How Shanghai teens and schools are getting in on the plant-based movement

From woke young people to school dining halls, the plant-based movement is sweeping the city

Photograph: courtesy Z-Rou
'Only 10 percent of energy is transferred through the tiers of the food system, so it’s actually very inefficient for humans to consume animals,' James Li tells me. The recent high school grad’s interest was piqued during his senior year environmental studies course at Shanghai American School Pudong when he learned about the huge amount of resources that go into animal farming. ‘We’re a lot better off consuming plants instead.’

Li isn’t a vegetarian – he’s quick to state – but he’s consciously engaged in eating less meat and spreading the good word. Since the summer he’s been interning with Z-Rou, a Shanghai-founded plant-based meat company, helping with its education programming in schools and around the city. The company’s education programmes are run by Shiyin Wang. Born in Shanghai but raised in the States, Wang’s background is in environment and education but he transitioned into food on his return to Shanghai a few years ago. He started Kaixin Cooking to develop healthier Chinese foods and is part of the consulting team behind the recently opened, much-buzzed-about plant-based restaurant DuLi on Donghu Lu.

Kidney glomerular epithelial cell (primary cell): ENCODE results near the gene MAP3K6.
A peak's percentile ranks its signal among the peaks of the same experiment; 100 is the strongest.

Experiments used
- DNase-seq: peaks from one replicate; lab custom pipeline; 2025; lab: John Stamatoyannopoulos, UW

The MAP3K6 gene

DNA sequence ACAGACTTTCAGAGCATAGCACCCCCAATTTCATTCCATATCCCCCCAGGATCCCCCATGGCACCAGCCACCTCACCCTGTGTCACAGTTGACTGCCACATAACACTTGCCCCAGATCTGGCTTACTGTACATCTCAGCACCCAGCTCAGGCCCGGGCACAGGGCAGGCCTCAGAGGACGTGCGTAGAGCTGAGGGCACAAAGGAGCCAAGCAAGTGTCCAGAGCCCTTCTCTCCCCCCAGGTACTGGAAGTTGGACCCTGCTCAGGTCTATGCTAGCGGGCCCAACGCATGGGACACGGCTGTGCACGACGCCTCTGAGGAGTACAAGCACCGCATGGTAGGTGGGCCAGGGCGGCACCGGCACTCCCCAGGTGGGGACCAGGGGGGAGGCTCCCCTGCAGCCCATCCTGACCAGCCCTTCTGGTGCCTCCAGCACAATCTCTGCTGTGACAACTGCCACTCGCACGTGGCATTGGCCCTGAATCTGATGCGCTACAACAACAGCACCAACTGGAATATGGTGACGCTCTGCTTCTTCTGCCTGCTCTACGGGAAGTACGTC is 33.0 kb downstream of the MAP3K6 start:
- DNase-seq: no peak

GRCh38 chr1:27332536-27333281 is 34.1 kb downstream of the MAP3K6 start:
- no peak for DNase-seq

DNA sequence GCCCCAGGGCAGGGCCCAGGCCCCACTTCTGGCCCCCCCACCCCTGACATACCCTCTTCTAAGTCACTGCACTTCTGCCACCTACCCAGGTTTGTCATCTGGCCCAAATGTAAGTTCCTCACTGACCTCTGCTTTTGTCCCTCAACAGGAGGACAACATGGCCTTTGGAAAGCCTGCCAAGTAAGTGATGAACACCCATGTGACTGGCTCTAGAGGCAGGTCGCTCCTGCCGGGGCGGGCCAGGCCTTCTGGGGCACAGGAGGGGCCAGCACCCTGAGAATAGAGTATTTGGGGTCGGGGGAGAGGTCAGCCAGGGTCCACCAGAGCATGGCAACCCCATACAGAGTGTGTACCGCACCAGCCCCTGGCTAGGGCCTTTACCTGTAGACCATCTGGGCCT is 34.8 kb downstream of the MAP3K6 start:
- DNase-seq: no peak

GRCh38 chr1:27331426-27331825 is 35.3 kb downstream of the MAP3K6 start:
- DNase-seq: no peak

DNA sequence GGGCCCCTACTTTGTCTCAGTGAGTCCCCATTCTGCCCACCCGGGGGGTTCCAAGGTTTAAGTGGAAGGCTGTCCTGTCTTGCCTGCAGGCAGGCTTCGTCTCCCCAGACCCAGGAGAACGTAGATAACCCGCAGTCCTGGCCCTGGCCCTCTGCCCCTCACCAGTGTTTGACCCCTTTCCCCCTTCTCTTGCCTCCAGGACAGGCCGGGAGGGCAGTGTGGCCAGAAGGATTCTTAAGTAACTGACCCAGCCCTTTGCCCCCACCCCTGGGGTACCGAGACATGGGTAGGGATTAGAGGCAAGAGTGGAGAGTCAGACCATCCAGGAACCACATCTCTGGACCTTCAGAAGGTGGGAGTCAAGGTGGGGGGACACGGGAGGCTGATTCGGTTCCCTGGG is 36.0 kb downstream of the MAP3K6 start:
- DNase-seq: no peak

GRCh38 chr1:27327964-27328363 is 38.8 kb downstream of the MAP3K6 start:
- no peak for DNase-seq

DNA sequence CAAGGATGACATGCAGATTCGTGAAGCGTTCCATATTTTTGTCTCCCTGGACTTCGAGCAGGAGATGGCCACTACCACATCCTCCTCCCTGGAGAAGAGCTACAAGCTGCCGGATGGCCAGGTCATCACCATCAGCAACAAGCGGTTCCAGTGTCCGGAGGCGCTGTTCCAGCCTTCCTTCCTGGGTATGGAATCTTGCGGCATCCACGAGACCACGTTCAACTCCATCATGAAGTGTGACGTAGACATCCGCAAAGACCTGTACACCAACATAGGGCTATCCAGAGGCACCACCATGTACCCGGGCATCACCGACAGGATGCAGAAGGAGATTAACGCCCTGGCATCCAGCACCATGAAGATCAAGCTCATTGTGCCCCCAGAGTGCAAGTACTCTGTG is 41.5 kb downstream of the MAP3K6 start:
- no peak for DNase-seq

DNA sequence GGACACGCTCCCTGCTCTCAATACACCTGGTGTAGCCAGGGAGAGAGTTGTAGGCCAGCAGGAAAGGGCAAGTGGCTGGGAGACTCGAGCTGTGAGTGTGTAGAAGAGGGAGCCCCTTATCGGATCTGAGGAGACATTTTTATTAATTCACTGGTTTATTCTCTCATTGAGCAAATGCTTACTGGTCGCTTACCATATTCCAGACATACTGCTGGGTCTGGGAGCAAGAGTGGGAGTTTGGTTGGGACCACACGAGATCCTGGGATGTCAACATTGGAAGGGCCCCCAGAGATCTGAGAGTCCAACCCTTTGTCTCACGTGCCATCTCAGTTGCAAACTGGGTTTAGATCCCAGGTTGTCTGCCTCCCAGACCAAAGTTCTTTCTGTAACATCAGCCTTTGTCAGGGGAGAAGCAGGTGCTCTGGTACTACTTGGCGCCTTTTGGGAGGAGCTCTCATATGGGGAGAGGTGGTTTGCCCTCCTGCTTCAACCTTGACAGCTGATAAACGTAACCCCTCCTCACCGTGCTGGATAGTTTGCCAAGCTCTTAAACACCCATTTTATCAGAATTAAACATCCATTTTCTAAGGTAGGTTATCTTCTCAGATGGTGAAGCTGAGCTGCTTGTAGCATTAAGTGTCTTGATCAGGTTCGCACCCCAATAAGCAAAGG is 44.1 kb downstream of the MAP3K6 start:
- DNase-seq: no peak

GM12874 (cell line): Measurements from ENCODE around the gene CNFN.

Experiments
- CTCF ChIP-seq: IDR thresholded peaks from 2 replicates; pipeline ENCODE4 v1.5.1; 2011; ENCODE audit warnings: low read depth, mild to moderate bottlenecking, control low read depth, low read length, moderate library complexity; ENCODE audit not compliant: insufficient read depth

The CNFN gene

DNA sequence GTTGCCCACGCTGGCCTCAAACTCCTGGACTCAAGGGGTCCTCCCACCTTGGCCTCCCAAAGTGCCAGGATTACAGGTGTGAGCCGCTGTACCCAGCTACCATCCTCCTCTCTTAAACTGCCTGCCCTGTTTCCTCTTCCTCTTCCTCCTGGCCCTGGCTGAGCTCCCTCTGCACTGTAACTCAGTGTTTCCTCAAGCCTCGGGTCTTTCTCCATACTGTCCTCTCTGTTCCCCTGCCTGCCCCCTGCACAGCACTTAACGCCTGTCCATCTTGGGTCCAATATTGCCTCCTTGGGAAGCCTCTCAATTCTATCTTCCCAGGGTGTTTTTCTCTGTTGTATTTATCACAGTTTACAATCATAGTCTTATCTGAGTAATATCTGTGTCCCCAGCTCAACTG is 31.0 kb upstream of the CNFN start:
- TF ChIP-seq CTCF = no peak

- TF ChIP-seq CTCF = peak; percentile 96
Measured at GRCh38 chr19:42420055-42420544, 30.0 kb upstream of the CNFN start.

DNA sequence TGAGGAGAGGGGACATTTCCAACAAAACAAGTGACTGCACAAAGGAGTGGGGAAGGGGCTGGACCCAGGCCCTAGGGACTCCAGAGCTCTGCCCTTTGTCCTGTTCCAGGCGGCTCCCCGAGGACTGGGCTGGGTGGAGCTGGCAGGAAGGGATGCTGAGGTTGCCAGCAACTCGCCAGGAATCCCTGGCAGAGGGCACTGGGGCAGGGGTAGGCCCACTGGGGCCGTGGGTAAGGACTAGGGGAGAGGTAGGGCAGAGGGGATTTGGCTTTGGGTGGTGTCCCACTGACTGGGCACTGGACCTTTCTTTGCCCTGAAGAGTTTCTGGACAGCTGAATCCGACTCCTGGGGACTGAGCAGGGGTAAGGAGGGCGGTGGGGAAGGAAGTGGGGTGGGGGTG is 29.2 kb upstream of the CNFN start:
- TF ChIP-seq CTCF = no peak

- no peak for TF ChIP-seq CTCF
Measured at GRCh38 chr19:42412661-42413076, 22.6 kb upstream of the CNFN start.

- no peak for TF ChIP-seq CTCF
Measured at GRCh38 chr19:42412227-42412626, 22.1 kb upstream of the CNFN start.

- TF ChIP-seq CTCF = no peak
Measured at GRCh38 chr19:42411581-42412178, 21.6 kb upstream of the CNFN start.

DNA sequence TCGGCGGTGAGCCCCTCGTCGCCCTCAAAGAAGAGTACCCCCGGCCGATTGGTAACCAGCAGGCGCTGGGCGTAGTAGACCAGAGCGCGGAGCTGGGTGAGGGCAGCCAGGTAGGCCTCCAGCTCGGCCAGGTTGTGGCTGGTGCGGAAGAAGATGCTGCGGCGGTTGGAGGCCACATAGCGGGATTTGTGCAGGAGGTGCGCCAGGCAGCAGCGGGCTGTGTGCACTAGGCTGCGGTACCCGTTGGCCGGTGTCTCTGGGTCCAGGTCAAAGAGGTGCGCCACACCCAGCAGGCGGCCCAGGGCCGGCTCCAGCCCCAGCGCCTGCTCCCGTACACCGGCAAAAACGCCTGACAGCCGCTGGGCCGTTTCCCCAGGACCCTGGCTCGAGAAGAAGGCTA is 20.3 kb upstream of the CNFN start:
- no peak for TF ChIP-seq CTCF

Photograph: courtesy DuLi

'The traditional Chinese diet is actually pretty healthy without necessarily thinking too explicitly about tracking nutrition. People eat a lot of vegetables and have a wide variety of choices in ingredients,’ reflects Wang. ‘But modern food in China is quite unhealthy because people eat a lot of meat now, the dishes are very oily, there’s a lot of processed ingredients. People don’t really focus on developing flavours out of a wide variety of vegetables and spices like they used to. It’s more just sauce out of a packet.‘My end mission is to improve the way that kids in China eat,’ he continues. ‘I think we can reduce our dependence on meat. I want to help kids to be more aware of their eating and find enjoyment from healthier foods that also taste good. Obviously, that’s going to take work to develop better tasty, healthy foods.’ It was this goal that spurred him to start working with Z-Rou on an education programme.